[Week 10 Tute Preparation] Agent Hill: When did you become an expert in thermonuclear astrophysics? – Tony Stark: Last night.

Technology and the media have opened up many possibilities for the last few years, especially in science. In the past, one way to validate scientific work was through peers reviewing (Seed 2011), through a ‘paper system’ of publishing (Wilbanks 2011). Such process was too time consuming and also resulted in a ‘huge bill’ with duplicate results from all over the world (Pisani 2011). Continue from last week topic about social organisation and the practice of collaboration, these two factors have pushed science and its practices into a new level. Indeed technologies and new media cannot be ignored. Web 2.0 has enabled scientists, or at least people who have knowledge about science to share their knowledge without any geographical constraints. Moreover, Web 2.0 also gives us something called OPEN SCIENCE. That is, knowledge sharing is no longer a privilege for those who have resource or the money, but general audiences like us also have a chance to engage in the scientific community to gain knowledge, or even to contribute. We are moving into a knowledge culture, as in everyday, outside of academic sphere (Seed 2011), where it is open to knowledge transaction amongst everyone, i.e. policymakers, educators, journalists, and everyday citizens (Seed 2011).

This caused remarkable changes in the traditional publishing industry. Physical copies of scientific work are no longer in favour. Information can now be accessed via database. One concern I have in mind is the funding policy. Indeed I am not the expert in this area, but the problem is rather obvious. Where would scientists get the fund from? Of course some databases make us purchase the works, such as JSTOR or Emerald Insight, hopefully the money will go to research. But people can still get lots of papers for free by sharing files by simply networking, or illegally download them. Large organisations like universities also become partners with those publishers so their students have access to such databases for, I assume, much less money than each individual would have to pay. One advantage those databases share in common is credibility. We can argue that some open source websites are non–benefit because they use crowdsourcing to assemble information. Here we have the question of quality. How credible is a work done with less funding compare to a full–funded one? That is why the government is willing to sponsor new researches, that is to ensure the outcome, rather than relying completely on the open network. In the case of Australia, Group of Eight universities take $36 million from the other institutions in order to fund researches (Pitman 2013).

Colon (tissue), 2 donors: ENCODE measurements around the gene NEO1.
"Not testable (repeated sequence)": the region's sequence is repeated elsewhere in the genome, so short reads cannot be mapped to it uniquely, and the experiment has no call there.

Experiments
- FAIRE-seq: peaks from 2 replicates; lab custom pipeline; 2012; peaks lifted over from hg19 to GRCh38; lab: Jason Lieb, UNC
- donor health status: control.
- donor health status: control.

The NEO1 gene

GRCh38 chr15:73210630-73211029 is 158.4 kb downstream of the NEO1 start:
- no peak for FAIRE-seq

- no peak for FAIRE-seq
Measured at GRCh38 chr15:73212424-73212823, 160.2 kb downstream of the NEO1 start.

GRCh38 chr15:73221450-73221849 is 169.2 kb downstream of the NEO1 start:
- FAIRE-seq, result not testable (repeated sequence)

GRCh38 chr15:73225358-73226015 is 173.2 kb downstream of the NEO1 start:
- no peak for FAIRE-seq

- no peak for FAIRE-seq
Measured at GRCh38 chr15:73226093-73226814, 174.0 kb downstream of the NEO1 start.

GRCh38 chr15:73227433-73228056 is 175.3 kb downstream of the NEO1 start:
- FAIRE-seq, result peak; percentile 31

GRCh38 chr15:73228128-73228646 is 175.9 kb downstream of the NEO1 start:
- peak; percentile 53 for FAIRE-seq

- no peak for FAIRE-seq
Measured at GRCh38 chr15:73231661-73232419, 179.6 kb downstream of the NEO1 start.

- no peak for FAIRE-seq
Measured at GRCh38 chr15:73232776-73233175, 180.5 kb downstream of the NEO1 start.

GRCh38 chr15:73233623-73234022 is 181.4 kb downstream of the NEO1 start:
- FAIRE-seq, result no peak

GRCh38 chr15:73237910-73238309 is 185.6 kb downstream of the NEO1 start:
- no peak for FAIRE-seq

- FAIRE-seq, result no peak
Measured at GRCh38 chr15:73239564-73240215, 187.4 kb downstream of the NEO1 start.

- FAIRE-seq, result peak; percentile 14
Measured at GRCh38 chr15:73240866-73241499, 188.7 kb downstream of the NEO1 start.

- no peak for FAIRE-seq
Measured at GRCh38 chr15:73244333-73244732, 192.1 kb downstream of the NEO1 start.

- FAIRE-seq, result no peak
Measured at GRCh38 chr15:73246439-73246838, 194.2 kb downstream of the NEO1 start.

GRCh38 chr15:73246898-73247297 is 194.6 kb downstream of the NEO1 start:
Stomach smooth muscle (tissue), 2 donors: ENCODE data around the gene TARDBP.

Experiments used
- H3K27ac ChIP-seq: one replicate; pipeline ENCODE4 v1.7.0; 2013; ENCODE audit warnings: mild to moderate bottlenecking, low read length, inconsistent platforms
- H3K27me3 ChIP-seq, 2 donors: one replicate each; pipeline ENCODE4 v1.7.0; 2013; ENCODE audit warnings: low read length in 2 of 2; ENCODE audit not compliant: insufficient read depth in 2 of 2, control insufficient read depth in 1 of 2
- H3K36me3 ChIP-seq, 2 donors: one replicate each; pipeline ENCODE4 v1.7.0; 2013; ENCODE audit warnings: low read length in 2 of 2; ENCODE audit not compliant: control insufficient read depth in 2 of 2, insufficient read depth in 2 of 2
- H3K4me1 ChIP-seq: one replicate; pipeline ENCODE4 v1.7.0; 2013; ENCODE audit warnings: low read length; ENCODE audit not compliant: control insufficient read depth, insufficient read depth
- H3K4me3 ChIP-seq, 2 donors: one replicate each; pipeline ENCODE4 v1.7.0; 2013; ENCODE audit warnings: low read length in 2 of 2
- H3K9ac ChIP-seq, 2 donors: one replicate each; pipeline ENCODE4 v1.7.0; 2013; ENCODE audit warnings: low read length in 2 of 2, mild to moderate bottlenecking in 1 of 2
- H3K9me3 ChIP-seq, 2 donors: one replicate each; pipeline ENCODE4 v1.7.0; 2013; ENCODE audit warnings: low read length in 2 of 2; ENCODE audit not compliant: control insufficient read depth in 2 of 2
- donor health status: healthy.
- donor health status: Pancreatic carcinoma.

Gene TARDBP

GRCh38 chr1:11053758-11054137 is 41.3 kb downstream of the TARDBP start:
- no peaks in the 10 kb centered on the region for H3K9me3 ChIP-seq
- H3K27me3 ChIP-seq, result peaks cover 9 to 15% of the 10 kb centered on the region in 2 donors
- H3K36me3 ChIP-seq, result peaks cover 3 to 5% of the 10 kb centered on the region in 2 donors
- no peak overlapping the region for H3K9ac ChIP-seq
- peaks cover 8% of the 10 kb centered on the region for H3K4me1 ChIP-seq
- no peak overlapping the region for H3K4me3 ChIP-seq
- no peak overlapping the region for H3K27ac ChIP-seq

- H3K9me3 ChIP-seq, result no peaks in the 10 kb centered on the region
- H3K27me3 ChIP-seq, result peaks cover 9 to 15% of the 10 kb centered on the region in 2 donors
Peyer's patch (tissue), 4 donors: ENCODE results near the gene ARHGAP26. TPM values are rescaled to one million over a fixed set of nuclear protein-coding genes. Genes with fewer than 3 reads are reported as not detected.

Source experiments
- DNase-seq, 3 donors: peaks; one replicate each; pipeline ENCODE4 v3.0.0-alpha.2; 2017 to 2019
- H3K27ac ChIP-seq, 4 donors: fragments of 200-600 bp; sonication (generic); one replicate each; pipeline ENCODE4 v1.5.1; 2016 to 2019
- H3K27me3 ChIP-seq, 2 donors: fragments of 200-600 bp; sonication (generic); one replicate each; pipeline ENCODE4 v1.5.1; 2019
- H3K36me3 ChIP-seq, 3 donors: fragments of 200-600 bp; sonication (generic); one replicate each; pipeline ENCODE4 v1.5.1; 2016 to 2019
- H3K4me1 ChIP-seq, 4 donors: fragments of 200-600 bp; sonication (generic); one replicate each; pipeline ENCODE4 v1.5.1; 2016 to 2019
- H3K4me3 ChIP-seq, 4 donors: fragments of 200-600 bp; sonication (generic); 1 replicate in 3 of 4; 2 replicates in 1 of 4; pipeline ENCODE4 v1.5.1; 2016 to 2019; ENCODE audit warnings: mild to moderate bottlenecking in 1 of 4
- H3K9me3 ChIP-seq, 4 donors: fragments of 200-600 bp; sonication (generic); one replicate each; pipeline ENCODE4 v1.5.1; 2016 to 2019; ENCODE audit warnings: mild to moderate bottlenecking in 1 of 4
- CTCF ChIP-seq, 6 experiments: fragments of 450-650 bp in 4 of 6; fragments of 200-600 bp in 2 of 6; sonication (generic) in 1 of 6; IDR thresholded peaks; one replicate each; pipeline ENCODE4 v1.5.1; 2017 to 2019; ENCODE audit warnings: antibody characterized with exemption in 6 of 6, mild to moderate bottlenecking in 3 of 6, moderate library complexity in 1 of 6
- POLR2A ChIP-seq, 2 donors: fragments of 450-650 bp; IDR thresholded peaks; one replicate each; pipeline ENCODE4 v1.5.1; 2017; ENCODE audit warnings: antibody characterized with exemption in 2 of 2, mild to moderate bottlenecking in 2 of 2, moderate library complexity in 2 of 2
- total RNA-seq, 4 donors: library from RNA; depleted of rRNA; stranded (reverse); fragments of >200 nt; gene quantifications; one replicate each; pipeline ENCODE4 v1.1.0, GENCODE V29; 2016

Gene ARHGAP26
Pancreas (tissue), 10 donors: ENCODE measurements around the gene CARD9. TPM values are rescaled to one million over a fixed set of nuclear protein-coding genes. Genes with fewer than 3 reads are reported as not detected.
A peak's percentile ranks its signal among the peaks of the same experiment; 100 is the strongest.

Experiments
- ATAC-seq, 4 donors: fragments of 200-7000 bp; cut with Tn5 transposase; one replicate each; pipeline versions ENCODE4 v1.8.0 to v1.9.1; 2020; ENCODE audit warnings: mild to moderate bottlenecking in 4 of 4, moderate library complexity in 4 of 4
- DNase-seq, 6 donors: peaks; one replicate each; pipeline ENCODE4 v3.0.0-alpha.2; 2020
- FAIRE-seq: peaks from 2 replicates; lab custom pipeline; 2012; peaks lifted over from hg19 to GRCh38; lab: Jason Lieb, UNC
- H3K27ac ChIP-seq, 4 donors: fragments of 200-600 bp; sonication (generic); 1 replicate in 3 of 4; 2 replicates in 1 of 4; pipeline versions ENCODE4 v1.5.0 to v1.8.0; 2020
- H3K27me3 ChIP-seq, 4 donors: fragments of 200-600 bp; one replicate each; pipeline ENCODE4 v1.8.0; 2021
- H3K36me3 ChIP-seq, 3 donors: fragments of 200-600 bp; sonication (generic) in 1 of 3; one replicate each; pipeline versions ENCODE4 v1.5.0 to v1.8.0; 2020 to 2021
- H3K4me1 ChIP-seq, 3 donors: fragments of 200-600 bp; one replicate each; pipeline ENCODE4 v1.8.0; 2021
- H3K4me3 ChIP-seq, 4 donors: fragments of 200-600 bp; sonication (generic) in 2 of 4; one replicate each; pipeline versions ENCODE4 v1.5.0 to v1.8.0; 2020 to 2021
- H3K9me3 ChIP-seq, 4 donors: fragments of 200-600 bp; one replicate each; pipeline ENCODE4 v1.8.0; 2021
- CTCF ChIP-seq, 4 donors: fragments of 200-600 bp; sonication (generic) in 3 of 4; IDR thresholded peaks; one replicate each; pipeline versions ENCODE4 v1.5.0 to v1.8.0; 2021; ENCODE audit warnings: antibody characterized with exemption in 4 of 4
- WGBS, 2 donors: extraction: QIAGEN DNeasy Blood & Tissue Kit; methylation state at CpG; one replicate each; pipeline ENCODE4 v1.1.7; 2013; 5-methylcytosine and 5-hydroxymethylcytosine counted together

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Seed (eds) 2011, ‘On Science Transfer’, Seed, 27 January, accessed on 16 May 2013, < http://seedmagazine.com/content/print/on_science_transfer >.

Pisani, E. 2011, ‘Medical science will benefit from the research of crowds’, The Guardian, 11 January, < http://www.guardian.co.uk/commentisfree/2011/jan/11/medical-research-data-sharing >.

Pitman, T. 2013, ‘The best and rest: why we should fund ‘average’ research’, The Conversation, 2 May, accessed 16 May 2013, < http://theconversation.com/the-best-and-rest-why-we-should-fund-average-research-13415 >.

Wilbanks, J. 2011, ‘On Science Publishing’, Seed, 28 January, < http://seedmagazine.com/content/article/on_science_publishing >.

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[Week 9 Tute Preparation] Starbucks – Lessons Learned.